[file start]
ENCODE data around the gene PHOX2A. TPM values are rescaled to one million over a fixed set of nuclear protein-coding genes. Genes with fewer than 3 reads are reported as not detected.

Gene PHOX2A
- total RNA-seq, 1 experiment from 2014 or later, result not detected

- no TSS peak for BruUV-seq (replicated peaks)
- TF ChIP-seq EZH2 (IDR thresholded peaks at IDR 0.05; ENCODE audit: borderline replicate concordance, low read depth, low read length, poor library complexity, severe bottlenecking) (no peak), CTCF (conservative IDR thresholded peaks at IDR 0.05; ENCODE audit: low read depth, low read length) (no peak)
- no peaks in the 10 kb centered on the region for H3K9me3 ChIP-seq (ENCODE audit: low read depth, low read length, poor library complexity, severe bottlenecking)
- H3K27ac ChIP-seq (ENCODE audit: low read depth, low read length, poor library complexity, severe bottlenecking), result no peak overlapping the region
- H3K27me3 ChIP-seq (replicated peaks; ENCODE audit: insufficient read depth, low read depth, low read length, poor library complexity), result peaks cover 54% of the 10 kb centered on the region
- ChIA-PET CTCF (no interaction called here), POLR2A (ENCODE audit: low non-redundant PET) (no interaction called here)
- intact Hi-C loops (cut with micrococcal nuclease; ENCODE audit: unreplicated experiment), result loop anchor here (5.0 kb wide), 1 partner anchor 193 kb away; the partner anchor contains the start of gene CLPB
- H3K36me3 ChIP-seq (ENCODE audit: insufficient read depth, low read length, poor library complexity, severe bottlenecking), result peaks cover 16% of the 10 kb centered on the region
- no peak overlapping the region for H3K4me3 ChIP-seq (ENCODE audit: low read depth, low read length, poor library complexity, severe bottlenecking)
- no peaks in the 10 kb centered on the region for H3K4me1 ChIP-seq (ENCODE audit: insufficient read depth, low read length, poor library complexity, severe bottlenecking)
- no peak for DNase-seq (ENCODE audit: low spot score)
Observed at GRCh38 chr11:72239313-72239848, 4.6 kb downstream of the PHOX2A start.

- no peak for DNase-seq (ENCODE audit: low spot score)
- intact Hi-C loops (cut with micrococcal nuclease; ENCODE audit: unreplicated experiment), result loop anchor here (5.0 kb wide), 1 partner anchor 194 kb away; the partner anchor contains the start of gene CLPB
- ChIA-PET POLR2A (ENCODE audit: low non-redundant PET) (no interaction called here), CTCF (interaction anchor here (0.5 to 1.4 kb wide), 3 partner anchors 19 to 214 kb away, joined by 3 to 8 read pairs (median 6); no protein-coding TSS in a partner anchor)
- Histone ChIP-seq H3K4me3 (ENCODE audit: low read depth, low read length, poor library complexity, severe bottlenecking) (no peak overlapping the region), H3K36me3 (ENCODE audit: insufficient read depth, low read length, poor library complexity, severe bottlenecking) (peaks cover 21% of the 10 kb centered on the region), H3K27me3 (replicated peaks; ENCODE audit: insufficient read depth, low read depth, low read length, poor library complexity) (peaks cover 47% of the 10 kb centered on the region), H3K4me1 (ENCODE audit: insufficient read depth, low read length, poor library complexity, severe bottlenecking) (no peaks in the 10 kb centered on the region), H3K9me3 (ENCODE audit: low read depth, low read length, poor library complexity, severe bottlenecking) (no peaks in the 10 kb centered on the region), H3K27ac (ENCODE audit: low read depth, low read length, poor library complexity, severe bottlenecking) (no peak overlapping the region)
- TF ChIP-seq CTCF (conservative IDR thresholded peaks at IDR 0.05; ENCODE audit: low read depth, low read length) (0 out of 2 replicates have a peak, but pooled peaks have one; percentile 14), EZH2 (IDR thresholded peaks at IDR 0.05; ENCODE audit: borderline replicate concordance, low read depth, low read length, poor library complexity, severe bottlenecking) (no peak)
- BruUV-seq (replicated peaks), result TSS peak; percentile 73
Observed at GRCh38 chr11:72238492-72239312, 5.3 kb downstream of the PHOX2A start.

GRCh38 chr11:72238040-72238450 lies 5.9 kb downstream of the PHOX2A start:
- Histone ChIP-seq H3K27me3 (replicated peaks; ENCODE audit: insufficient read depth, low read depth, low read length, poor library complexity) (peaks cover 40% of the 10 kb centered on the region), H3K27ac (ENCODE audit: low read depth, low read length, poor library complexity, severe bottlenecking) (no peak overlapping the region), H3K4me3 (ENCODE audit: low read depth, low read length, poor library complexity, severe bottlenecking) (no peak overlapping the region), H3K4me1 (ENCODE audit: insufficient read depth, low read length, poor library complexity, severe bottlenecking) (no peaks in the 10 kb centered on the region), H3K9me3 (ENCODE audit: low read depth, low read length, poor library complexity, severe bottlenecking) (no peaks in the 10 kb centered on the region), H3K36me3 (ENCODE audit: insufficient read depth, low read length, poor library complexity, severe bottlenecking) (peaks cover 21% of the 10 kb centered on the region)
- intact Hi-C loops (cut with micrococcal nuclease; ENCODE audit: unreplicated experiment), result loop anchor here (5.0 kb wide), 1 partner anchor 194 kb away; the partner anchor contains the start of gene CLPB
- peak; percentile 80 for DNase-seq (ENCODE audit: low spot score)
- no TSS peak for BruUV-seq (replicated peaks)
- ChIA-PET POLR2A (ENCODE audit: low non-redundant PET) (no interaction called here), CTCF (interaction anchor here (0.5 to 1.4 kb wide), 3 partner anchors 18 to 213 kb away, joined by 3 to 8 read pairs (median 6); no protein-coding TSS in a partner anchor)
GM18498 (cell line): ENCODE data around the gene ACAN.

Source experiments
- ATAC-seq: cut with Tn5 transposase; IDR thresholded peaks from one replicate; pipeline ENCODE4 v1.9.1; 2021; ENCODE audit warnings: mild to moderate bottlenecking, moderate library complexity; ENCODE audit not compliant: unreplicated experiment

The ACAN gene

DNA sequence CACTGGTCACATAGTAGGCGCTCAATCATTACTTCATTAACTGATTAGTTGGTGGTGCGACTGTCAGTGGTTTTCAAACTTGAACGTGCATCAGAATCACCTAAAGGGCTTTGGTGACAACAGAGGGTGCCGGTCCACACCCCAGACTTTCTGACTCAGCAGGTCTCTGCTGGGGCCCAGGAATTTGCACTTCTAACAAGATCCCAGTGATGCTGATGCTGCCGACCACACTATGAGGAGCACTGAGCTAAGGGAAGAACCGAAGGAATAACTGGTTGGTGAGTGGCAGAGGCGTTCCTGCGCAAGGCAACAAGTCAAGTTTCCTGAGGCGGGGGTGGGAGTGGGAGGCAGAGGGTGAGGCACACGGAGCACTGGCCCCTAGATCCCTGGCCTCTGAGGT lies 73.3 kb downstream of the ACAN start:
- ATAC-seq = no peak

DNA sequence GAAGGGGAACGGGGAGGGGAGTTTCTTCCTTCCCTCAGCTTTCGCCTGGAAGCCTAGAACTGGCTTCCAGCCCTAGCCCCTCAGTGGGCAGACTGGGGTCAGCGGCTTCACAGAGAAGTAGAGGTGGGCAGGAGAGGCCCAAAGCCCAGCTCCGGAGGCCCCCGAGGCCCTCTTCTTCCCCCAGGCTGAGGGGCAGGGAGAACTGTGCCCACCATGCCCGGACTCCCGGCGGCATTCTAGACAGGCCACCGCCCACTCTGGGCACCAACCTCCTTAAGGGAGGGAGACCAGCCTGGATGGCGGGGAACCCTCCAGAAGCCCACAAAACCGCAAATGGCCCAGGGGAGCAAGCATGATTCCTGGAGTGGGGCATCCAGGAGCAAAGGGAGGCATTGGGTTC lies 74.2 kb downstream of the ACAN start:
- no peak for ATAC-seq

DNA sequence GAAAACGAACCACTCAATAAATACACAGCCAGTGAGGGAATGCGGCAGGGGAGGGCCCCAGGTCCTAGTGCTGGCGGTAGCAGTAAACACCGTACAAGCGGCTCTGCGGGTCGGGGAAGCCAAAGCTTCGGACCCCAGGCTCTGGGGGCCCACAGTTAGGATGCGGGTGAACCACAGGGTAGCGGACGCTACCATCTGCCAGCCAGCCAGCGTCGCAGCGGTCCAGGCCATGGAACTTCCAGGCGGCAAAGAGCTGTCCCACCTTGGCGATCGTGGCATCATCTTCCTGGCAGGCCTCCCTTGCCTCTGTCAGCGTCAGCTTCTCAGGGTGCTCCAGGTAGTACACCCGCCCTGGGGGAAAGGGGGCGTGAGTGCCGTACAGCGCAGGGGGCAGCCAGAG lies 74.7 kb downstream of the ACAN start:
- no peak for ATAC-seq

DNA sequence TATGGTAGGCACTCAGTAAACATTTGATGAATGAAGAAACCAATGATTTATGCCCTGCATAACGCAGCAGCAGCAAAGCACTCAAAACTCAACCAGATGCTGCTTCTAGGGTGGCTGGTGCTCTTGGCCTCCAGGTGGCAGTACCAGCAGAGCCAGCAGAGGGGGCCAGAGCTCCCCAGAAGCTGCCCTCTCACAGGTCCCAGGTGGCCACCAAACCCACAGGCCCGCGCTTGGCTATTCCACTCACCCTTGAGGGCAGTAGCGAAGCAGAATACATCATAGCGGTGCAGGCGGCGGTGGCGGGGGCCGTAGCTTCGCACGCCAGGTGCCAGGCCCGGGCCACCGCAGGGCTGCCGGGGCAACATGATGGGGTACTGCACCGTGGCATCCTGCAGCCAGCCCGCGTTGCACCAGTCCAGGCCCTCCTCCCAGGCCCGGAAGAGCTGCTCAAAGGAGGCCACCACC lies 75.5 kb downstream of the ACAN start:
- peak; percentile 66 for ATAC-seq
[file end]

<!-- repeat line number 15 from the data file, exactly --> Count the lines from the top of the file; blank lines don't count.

Observed at GRCh38 chr11:72239313-72239848, 4.6 kb downstream of the PHOX2A start.